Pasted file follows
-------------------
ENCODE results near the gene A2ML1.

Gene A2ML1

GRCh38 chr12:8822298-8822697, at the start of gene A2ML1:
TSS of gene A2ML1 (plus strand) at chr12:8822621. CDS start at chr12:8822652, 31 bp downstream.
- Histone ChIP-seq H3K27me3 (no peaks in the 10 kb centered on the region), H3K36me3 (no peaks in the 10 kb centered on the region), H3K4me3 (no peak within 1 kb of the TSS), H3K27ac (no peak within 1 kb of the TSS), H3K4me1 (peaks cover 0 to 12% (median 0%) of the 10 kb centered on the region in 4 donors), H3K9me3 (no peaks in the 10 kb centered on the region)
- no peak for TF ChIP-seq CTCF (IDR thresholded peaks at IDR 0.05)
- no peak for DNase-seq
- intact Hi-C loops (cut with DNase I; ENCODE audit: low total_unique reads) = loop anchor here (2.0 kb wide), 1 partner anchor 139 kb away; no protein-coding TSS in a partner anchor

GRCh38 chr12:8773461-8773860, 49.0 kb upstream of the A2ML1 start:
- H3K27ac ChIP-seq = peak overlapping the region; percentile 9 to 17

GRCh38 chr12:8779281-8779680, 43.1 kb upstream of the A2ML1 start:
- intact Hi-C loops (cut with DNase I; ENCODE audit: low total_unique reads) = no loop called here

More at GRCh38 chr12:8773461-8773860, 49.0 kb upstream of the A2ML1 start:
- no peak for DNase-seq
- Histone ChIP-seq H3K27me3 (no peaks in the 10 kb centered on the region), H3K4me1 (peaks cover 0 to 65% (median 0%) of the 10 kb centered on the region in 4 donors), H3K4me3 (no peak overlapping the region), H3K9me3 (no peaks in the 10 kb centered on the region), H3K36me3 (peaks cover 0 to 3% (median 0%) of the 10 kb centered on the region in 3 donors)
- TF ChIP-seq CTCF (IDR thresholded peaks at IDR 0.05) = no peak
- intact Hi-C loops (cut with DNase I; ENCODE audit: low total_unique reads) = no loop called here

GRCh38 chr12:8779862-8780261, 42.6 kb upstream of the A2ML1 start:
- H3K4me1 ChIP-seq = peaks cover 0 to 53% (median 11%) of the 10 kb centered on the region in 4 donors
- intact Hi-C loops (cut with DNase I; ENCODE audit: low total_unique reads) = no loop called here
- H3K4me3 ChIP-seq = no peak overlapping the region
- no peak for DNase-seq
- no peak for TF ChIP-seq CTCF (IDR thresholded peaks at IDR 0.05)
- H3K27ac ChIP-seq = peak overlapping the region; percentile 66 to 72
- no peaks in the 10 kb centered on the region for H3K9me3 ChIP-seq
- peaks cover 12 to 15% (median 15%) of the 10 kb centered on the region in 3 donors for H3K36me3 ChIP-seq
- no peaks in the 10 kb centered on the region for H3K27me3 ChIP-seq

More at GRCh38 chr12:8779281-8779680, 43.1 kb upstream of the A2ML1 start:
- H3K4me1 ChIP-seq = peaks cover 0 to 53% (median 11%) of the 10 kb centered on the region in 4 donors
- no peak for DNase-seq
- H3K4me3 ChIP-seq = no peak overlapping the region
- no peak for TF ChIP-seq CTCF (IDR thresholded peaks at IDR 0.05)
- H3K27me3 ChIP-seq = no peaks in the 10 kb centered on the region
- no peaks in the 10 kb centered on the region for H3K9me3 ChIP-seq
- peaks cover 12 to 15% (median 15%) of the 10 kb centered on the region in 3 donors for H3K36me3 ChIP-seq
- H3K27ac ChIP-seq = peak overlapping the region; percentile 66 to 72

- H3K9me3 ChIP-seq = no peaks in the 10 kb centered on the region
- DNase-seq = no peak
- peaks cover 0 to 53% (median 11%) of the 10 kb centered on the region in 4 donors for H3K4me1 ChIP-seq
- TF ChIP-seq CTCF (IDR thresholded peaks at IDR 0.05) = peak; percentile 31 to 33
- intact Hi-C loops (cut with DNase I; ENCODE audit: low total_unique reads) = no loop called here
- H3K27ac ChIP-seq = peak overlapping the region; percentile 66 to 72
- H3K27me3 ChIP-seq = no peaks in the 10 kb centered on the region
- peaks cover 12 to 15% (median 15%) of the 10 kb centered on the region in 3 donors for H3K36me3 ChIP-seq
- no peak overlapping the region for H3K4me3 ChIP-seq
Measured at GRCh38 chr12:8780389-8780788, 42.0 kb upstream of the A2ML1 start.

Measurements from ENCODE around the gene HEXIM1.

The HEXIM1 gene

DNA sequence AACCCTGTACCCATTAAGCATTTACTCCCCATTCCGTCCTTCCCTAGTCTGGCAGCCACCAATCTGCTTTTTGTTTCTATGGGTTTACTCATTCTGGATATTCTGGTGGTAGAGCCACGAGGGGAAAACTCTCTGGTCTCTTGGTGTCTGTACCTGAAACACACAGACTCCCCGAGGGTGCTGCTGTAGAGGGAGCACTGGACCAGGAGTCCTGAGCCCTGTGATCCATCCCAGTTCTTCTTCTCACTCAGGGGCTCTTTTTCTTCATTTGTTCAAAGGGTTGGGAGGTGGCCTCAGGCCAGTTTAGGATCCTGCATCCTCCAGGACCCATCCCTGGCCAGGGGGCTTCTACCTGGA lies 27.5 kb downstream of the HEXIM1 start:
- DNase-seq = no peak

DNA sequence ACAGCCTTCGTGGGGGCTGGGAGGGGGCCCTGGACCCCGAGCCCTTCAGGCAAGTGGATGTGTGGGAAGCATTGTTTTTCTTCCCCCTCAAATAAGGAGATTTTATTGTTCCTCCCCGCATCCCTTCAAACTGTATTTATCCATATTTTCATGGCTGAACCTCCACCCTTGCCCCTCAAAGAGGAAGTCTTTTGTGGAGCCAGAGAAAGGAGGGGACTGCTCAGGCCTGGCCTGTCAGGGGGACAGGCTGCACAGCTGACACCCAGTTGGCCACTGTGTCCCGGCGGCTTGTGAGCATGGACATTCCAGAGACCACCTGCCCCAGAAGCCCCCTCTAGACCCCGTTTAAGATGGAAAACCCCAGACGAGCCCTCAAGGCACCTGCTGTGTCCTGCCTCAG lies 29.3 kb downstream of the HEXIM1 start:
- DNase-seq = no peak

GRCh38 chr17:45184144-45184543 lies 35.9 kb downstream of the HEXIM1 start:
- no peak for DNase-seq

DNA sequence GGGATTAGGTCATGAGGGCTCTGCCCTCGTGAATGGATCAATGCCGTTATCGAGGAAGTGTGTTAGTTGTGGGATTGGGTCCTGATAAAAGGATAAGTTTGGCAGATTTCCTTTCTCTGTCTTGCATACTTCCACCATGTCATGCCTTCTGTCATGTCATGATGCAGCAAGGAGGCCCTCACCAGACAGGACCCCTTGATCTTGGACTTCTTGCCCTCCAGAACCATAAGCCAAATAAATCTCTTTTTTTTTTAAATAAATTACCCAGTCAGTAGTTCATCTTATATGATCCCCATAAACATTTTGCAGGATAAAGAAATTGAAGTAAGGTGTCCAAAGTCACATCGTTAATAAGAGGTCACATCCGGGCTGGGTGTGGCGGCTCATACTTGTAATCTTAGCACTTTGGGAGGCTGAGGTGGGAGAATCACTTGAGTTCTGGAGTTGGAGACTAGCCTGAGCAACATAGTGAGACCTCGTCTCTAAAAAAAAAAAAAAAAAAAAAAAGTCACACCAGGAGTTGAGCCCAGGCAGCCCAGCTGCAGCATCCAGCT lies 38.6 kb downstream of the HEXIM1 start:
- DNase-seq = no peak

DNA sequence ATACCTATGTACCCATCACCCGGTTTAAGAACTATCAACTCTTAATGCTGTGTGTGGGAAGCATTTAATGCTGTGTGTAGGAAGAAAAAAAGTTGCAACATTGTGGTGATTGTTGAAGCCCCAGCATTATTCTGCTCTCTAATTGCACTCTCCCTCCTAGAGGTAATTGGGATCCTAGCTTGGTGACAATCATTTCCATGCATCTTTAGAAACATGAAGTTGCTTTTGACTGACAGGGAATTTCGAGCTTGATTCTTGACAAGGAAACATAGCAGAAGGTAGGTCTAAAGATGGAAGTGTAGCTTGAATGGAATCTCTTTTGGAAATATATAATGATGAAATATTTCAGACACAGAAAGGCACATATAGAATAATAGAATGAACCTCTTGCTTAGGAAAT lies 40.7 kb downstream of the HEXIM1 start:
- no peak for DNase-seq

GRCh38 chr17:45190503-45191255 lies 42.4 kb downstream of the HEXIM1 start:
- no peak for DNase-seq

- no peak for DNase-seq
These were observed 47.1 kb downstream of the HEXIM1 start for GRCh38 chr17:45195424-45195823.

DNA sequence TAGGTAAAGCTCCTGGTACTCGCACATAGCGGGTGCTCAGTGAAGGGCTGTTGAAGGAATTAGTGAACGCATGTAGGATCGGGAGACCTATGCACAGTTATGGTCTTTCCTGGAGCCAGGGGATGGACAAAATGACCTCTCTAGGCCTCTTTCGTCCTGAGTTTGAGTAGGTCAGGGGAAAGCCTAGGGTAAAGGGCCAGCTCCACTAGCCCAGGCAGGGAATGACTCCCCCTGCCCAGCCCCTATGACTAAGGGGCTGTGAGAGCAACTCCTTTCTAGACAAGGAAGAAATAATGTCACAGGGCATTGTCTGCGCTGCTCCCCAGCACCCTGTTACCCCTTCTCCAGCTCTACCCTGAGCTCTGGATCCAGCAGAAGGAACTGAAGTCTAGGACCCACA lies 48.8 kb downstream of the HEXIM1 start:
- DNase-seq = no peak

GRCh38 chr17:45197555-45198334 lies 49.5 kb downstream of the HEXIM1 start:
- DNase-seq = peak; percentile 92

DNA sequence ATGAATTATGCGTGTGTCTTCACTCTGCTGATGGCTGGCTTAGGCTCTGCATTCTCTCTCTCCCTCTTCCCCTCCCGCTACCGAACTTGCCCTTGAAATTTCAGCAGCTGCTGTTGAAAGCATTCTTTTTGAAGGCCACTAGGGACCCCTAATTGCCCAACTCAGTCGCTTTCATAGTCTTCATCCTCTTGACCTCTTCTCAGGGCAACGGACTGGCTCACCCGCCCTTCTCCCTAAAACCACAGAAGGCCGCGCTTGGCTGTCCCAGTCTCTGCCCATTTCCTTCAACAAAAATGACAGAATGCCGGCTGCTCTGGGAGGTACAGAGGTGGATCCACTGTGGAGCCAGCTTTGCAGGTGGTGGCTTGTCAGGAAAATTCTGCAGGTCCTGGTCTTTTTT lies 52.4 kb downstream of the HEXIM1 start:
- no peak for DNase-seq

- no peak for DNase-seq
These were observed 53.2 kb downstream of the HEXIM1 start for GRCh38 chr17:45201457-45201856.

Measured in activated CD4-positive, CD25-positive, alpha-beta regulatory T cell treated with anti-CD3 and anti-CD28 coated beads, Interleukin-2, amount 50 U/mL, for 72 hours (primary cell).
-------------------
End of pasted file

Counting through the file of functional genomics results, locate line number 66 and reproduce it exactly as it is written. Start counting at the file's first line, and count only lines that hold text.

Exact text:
- DNase-seq = peak; percentile 92